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Public Statements

Pryor Targets Technology Advancements to Expand Education Opportunities for Minorities, Protect Children from Indecency

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Date:
Location: Washington, DC


Pryor Targets Technology Advancements to Expand Education Opportunities for Minorities, Protect Children from Indecency

Senator Mark Pryor today introduced two legislative proposals targeting advances in technology as a means to enhance the positive impact of the Internet and intercept the negative influence the Internet and television can have on children.

First, Pryor introduced ED 1.0 to establish a pilot program for Historically Black Colleges and Universities, as well as Hispanic and tribal institutions of higher education, to develop online courses enabling students to earn a two- or four-year degree. Pryor said his legislation calls for a pilot program for four institutions. He envisions the University of Arkansas at Pine Bluff, Arkansas Baptist or Philander Smith as ideal candidates for this program. He said the pilot program could provide a national "lessons learned" about how to develop and implement flexible degree programs for other institutions.

"As HBCUs strive to benefit their surrounding communities, I want to help strengthen their capacity to reach out and educate as many students as possible," Pryor said. "Technology and online learning offers a new opportunity to help working parents and other potential students who simply don't have the time or resources to travel to and from class."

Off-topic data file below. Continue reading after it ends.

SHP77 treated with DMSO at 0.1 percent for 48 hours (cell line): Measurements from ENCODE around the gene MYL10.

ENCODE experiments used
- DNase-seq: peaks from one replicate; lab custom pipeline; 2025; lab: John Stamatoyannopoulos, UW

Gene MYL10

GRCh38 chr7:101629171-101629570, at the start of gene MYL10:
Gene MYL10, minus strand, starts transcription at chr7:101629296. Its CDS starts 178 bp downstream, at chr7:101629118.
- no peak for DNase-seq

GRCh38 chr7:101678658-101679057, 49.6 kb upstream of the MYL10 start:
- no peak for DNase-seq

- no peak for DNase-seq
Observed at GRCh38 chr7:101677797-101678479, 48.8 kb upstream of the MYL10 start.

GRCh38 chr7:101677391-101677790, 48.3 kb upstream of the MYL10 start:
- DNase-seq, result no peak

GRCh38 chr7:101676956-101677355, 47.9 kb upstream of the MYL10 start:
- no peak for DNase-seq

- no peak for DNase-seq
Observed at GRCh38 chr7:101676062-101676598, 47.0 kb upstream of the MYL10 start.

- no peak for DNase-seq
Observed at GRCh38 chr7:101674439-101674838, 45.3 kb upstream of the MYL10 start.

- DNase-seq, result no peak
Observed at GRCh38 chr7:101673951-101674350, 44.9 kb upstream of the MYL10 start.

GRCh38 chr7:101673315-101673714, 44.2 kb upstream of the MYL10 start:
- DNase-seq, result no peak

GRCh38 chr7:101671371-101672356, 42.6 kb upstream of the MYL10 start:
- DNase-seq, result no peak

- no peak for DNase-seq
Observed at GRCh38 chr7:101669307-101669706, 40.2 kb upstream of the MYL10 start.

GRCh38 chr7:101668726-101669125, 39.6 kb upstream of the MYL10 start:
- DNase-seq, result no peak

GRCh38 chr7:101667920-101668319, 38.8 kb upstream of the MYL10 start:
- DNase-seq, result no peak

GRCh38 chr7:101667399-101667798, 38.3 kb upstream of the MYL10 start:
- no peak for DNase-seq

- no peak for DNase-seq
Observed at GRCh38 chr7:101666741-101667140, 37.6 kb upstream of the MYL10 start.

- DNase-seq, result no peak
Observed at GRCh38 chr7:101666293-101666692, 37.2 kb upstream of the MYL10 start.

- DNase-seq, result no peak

Second, Pryor introduced the Child Safe Viewing Act to expand parents' ability to protect their children from inappropriate scenes and language online, on television and other viewing devices. The Senator said his bill will require the Federal Communications Commission to fulfill its obligation under the 1996 Telecommunications Act to continuously review and implement blocking technology as it is developed. As part of the 1996 law, Congress required television manufacturers to embed the V-Chip within televisions to allow parents to filter some content according to a rating system. However, the FCC has failed to act since then.

"Today's technology to protect children from indecency goes above and beyond the capabilities of the V-Chip. And with over 500 channels and video streaming, parents could use a little help," Pryor said. "The time for the FCC to act on behalf of our children is now. My legislation will help make sure it happens."

http://pryor.senate.gov/newsroom/details.cfm?id=269340

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